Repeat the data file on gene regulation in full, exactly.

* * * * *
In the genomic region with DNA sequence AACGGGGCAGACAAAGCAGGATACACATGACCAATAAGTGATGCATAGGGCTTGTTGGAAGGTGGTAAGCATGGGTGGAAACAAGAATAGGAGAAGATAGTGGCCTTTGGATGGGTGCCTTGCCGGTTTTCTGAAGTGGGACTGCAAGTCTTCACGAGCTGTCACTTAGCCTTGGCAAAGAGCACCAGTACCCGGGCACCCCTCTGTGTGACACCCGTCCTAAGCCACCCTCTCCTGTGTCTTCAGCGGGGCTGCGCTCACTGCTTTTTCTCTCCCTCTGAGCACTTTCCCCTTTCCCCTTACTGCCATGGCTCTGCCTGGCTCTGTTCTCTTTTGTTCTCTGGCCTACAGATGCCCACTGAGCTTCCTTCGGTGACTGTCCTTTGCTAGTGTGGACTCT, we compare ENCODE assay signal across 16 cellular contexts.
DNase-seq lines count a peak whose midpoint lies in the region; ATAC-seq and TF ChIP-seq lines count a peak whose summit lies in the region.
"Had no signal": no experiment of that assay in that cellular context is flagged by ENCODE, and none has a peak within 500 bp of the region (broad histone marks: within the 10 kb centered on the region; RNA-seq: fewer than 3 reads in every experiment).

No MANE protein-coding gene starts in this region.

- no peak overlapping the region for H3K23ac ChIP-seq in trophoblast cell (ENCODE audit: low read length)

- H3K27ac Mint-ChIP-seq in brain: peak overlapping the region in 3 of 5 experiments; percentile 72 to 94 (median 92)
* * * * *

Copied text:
In the genomic region with DNA sequence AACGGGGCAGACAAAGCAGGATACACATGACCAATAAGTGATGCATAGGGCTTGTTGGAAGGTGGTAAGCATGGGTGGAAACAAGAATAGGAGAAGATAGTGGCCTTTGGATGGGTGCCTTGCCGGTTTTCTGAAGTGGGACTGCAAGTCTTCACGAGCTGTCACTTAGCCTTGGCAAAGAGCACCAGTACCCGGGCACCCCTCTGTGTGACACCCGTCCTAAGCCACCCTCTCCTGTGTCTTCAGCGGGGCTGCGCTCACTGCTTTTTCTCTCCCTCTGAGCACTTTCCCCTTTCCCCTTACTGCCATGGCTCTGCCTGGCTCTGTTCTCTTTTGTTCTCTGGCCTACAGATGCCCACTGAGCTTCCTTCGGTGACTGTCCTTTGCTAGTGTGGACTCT, we compare ENCODE assay signal across 16 cellular contexts.
DNase-seq lines count a peak whose midpoint lies in the region; ATAC-seq and TF ChIP-seq lines count a peak whose summit lies in the region.
"Had no signal": no experiment of that assay in that cellular context is flagged by ENCODE, and none has a peak within 500 bp of the region (broad histone marks: within the 10 kb centered on the region; RNA-seq: fewer than 3 reads in every experiment).

No MANE protein-coding gene starts in this region.

- no peak overlapping the region for H3K23ac ChIP-seq in trophoblast cell (ENCODE audit: low read length)

- H3K27ac Mint-ChIP-seq in brain: peak overlapping the region in 3 of 5 experiments; percentile 72 to 94 (median 92)